Demmer, D., Beilin, L., Hands, B., Burrows, S., Pennell, C., Lye, S., Mountain, J., & Mori, T. (2016). Dual energy X-ray absorptiometry compared with anthropometry in relation to cardio-metabolic risk factors in a young adult population: Is the ‘Gold Standard’ tarnished?. PLoS One, 11 (9).
Background and Aims: Assessment of adiposity using dual energy x-ray absorptiometry (DXA) has been considered more advantageous in comparison to anthropometryfor predicting cardio-metabolic risk in the older population, by virtue of its ability to distinguish total and regional fat. Nonetheless, there is increasing uncertainty regarding the relative superiority of DXA and little comparative data exist in young adults. This study aimed to identify which measure of adiposity determined by either DXA or anthropometry is optimal within a range of cardio-metabolic risk factors in young adults.
Methods and Results: 1138 adults aged 20 years were assessed by DXA and standard anthropometry from the Western Australian Pregnancy Cohort (Raine) Study. Cross-sectional linear regression analyses were performed. Waist to height ratio was superior to any DXA measure with HDL-C. BMI was the superior model in relation to blood pressure than any DXA measure. Midriff fat mass (DXA) and waist circumference were comparable in relation to glucose. For all the other cardio-metabolic variables, anthropometricand DXA measures were comparable. DXA midriff fat mass compared with BMI or waist hip ratio was the superior measure for triglycerides, insulin and HOMA-IR.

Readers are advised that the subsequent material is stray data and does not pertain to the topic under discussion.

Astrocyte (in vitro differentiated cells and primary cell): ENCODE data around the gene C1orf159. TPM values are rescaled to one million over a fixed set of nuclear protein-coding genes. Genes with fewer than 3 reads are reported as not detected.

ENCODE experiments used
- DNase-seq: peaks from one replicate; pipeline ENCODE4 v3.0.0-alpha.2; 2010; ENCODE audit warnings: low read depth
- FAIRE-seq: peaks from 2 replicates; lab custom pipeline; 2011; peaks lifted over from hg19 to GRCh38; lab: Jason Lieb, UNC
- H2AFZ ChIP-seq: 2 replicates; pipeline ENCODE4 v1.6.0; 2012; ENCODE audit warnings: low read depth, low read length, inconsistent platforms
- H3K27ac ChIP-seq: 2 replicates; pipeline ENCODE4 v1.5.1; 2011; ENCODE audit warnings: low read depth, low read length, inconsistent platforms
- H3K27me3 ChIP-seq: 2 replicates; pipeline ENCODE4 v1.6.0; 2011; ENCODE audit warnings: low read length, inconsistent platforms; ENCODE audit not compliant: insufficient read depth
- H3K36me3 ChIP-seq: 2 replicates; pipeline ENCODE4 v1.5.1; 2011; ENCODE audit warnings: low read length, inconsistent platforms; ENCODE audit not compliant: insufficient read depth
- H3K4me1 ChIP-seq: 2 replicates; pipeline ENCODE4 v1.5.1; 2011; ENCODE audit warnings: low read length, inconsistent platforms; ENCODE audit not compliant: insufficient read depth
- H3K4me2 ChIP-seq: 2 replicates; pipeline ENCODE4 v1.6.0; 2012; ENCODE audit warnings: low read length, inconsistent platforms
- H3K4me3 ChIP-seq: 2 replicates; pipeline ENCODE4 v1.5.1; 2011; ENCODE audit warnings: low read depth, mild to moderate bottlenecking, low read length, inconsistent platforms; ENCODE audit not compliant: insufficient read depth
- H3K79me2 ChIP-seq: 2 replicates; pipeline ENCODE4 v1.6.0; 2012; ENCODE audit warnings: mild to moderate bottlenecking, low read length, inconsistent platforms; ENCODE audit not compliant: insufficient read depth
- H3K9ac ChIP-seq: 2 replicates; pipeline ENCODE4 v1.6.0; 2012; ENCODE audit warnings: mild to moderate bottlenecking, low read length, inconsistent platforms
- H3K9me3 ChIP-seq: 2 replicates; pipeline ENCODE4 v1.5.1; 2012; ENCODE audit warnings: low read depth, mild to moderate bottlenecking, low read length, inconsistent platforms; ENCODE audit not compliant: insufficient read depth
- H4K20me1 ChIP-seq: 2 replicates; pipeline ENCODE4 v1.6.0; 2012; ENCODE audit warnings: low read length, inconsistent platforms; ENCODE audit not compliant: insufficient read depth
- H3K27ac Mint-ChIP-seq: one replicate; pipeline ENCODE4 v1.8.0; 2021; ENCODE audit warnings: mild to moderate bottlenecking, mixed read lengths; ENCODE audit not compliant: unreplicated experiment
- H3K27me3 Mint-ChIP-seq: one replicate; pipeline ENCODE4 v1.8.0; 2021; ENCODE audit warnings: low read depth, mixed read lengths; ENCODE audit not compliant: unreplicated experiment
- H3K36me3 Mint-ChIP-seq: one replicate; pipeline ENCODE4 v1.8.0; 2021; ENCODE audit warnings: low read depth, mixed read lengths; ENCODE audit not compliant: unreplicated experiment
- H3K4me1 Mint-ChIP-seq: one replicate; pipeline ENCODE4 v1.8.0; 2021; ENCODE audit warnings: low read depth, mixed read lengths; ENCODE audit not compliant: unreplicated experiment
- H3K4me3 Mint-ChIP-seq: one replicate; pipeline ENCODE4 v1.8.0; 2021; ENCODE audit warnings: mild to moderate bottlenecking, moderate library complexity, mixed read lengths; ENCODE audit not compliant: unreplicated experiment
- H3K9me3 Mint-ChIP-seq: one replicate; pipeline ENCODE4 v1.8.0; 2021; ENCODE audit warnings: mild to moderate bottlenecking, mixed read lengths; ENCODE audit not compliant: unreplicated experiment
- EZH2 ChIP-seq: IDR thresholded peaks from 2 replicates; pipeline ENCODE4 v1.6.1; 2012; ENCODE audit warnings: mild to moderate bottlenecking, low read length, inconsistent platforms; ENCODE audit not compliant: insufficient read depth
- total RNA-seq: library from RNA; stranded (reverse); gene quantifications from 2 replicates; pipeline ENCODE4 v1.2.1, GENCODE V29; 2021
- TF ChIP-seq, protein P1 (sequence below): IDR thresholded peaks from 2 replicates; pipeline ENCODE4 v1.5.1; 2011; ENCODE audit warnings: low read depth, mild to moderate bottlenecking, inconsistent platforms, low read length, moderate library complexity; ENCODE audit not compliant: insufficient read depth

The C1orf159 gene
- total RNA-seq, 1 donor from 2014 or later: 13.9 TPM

Conclusion: Although midriff fat mass (measured by DXA) was the superior measure with insulin sensitivity and triglycerides, the anthropometricmeasures were better or equal with various DXA measures for majority of the cardio-metabolic risk factors. Our findings suggest, clinical anthropometry is generally as useful as DXA in the evaluation of the individual cardio-metabolic risk factors in young adults.
fats, adipose tissue, insulin, young adults, cholesterol, body mass index (BMI)